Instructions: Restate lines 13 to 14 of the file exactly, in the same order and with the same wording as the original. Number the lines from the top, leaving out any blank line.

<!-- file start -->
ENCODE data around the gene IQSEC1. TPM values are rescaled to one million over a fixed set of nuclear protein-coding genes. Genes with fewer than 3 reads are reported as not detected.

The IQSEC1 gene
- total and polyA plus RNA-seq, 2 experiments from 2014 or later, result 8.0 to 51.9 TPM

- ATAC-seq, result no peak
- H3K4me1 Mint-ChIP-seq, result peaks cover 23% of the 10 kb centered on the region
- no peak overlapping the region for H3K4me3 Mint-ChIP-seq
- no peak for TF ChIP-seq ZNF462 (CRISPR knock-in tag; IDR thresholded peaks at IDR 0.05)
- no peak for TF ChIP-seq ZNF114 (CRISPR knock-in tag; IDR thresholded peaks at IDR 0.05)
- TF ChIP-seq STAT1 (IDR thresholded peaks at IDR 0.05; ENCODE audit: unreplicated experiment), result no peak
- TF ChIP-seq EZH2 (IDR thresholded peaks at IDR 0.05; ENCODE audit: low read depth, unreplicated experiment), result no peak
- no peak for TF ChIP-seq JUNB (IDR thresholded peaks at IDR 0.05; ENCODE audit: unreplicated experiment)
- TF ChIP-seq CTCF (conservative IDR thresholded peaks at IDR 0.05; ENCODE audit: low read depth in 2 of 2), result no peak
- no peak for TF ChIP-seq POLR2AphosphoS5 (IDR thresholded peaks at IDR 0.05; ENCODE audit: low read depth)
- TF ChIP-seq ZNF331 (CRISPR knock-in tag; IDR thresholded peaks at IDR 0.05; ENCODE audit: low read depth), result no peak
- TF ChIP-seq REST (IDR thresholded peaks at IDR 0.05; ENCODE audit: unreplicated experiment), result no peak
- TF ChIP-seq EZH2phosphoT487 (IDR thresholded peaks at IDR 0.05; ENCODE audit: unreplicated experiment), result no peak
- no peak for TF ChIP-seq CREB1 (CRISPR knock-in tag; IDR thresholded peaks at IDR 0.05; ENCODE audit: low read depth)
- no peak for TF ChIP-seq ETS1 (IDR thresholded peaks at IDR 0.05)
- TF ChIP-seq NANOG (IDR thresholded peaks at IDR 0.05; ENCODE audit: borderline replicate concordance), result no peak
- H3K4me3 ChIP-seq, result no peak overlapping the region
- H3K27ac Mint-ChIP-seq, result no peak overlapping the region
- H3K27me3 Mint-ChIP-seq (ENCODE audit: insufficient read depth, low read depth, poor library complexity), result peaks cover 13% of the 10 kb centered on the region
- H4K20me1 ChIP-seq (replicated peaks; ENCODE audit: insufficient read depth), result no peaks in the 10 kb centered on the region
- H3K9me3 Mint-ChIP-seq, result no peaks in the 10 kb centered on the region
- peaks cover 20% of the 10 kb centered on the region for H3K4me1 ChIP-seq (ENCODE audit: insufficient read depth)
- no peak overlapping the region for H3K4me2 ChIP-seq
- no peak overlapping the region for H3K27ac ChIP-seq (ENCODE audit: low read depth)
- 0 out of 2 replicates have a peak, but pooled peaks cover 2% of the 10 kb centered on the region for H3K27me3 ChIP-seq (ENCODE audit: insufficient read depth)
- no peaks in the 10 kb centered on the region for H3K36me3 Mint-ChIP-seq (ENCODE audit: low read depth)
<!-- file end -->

- no peak for TF ChIP-seq POLR2AphosphoS5 (IDR thresholded peaks at IDR 0.05; ENCODE audit: low read depth)
- TF ChIP-seq ZNF331 (CRISPR knock-in tag; IDR thresholded peaks at IDR 0.05; ENCODE audit: low read depth), result no peak